One of the important features of the method of the invention is that the paper web which has been shortened by the upsetting action prior to the press section travels without being elongated through the successive press nips in such a way that its dry matter content will be high enough at the stage where it is detached from the roll 16 at the last press nip. Thus, the dewatering which takes place in the press section is substantially improved by drying the endless fabric means 2 or 2,23 which does not convey the web to the successive press nips but which instead only engages the web at the first and second press nips.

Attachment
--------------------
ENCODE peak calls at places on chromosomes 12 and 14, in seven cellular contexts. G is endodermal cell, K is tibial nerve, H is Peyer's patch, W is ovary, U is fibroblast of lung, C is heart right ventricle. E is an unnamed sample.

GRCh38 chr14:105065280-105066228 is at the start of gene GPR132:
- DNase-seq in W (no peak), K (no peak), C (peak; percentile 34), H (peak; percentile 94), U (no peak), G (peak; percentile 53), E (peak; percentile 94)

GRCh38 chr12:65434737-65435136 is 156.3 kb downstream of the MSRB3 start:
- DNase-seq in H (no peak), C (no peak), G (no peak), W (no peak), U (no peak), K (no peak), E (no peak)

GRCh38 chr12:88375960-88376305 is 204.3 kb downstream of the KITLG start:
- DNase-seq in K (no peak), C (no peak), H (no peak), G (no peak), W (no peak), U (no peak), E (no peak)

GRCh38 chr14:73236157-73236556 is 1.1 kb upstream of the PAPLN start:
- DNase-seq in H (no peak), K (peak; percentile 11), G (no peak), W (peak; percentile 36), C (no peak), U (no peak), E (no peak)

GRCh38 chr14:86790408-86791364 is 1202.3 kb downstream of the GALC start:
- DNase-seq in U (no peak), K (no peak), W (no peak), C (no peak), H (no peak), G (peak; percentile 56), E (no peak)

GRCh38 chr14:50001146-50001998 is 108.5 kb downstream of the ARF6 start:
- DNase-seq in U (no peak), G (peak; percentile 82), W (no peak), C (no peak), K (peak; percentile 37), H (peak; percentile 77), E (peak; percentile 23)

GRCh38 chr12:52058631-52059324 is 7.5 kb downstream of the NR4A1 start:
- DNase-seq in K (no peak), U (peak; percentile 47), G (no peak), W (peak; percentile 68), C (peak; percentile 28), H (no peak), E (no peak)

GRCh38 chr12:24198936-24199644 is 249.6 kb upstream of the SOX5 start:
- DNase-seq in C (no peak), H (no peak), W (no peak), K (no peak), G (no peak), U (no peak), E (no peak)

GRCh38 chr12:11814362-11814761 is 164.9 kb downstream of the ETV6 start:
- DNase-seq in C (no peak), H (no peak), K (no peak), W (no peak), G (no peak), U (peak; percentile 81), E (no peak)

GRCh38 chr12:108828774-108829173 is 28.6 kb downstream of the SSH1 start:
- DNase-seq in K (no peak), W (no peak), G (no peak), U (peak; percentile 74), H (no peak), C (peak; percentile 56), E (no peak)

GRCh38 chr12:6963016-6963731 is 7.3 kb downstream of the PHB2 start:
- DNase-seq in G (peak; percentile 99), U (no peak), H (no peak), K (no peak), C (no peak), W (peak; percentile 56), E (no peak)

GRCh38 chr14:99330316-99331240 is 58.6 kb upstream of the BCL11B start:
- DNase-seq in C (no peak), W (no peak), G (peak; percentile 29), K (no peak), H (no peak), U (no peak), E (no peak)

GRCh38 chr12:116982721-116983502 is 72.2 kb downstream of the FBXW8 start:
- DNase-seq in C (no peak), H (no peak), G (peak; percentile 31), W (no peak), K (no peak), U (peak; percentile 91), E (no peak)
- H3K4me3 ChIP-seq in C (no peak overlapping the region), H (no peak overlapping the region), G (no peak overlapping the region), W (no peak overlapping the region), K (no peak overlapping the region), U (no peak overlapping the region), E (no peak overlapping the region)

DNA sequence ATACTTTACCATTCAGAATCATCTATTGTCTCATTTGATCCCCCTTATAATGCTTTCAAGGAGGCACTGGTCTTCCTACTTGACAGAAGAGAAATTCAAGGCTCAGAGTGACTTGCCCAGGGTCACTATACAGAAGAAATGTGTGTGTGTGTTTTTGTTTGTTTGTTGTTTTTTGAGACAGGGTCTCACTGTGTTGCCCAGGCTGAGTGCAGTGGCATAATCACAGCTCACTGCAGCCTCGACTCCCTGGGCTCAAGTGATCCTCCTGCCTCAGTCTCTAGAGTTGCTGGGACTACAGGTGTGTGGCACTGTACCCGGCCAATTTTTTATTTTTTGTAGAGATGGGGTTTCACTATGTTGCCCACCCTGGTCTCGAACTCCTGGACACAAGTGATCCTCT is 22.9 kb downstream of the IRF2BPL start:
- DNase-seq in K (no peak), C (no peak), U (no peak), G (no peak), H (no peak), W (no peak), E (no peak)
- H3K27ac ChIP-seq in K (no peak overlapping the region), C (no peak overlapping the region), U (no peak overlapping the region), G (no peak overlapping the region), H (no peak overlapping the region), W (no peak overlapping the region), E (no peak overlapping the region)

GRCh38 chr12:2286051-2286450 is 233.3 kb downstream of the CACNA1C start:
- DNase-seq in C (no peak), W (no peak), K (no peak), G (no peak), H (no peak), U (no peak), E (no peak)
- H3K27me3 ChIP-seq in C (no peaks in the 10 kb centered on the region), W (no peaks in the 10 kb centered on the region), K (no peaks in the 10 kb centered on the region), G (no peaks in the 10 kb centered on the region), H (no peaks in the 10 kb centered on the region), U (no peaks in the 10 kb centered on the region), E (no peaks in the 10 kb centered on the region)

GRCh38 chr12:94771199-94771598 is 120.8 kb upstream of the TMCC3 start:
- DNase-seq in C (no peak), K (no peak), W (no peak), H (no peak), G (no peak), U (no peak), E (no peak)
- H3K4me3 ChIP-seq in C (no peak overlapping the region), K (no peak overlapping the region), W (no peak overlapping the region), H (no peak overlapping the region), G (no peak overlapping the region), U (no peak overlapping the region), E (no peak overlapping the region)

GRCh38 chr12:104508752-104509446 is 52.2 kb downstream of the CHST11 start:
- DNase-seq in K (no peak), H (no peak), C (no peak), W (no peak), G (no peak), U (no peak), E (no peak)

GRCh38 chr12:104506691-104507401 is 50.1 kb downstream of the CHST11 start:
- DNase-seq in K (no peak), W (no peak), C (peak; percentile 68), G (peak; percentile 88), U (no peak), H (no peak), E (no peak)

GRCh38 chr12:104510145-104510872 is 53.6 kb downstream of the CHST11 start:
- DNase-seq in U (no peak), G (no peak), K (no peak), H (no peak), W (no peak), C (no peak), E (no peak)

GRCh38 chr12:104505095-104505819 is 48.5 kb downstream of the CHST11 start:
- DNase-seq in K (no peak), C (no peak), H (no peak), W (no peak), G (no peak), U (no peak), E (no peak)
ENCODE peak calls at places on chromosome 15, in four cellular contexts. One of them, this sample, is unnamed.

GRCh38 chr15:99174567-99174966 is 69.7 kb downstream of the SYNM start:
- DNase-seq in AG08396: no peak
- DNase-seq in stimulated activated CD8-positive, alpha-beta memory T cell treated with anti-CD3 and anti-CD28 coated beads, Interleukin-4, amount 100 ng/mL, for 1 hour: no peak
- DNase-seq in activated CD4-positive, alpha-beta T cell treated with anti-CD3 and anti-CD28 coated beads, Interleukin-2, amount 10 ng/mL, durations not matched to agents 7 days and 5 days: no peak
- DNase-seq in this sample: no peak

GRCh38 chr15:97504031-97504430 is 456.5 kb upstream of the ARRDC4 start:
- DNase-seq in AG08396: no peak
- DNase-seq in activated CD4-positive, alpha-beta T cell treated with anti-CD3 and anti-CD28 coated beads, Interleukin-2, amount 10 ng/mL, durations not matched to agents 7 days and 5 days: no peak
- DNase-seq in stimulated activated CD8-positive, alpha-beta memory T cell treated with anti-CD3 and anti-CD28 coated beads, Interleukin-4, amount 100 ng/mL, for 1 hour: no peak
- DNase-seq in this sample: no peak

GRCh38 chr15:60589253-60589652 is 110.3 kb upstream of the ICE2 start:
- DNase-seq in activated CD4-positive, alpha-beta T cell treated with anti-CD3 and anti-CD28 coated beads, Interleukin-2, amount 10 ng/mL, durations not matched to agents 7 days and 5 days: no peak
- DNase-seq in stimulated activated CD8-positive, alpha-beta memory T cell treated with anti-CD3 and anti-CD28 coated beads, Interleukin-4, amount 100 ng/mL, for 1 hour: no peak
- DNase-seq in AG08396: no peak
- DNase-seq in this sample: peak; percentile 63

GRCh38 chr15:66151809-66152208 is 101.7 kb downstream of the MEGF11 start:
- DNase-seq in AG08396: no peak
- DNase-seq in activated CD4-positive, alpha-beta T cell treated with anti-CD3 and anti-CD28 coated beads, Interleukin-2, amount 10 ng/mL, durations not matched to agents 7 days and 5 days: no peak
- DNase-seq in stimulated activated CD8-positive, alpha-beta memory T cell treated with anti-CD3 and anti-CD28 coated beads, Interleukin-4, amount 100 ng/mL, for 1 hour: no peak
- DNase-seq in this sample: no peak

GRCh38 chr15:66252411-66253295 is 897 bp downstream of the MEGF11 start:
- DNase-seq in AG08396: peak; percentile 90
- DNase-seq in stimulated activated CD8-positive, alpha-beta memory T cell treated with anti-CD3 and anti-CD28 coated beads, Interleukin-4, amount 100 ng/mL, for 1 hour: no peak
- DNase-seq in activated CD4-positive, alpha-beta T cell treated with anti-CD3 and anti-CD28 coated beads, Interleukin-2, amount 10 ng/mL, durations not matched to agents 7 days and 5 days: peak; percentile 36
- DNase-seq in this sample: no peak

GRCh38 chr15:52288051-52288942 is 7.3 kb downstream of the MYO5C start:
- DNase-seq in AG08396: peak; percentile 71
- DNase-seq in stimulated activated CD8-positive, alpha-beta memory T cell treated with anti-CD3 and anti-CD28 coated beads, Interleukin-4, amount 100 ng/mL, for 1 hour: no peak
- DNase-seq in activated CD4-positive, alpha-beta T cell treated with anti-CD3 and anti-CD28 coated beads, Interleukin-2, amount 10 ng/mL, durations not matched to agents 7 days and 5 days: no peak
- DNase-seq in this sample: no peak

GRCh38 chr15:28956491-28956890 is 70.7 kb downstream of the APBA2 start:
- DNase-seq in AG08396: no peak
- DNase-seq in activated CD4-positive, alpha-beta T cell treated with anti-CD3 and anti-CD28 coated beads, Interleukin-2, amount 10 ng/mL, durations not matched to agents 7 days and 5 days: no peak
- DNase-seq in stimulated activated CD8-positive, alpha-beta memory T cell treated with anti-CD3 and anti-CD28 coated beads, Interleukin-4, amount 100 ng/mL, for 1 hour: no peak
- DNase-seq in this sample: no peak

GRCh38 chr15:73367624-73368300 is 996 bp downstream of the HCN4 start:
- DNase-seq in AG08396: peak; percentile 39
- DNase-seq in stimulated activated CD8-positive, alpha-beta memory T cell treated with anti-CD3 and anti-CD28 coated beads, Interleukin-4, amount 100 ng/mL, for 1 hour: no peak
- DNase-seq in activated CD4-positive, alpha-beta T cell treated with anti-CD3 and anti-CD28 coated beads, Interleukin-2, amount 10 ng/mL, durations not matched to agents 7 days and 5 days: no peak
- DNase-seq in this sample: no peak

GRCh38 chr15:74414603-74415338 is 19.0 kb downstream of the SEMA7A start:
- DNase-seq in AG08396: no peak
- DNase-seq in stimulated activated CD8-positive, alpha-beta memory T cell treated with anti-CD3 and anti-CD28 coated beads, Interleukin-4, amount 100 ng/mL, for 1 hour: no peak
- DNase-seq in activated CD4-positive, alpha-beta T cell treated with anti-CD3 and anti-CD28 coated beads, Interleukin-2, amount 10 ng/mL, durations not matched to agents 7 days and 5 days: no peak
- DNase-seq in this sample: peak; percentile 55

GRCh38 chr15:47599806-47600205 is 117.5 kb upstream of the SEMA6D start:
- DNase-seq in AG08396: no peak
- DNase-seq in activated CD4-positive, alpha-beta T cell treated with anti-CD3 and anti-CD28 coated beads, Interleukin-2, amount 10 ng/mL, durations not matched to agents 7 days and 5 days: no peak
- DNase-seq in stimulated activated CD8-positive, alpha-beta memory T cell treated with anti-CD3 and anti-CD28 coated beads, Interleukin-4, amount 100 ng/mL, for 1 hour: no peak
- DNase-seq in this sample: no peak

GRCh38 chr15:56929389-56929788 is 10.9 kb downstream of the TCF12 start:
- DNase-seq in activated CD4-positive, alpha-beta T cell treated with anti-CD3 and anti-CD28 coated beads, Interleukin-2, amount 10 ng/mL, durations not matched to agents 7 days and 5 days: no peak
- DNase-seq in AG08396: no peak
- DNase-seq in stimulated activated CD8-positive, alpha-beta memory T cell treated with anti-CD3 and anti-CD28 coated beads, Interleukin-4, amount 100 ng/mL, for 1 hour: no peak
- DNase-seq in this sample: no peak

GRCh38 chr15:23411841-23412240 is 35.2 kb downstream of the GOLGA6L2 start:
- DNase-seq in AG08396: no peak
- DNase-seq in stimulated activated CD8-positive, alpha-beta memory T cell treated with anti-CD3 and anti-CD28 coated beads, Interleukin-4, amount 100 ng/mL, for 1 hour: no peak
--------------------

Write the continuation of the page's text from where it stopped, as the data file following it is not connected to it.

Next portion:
It is possible by way of this method to improve the stretchability or elongation characteristics of the paper both in the longitudinal machine direction as well as in the transverse cross-machine direction. The improvement of the elongation characteristics in the longitudinal direction is a direct consequence of the mechanical shortening to which the paper has been subjected prior to the press section, provided that the extent of shortening achieved at this rate can be maintained while the web travels through the press section. The increase in the transverse elongation capability of the web results from a change in the structure of the web. Furthermore, the treatment according to the method of the invention equalizes the values of the elongation capability of the paper web so that the difference between transverse elongations found by measurement at the center of the web and at the margins thereof becomes less.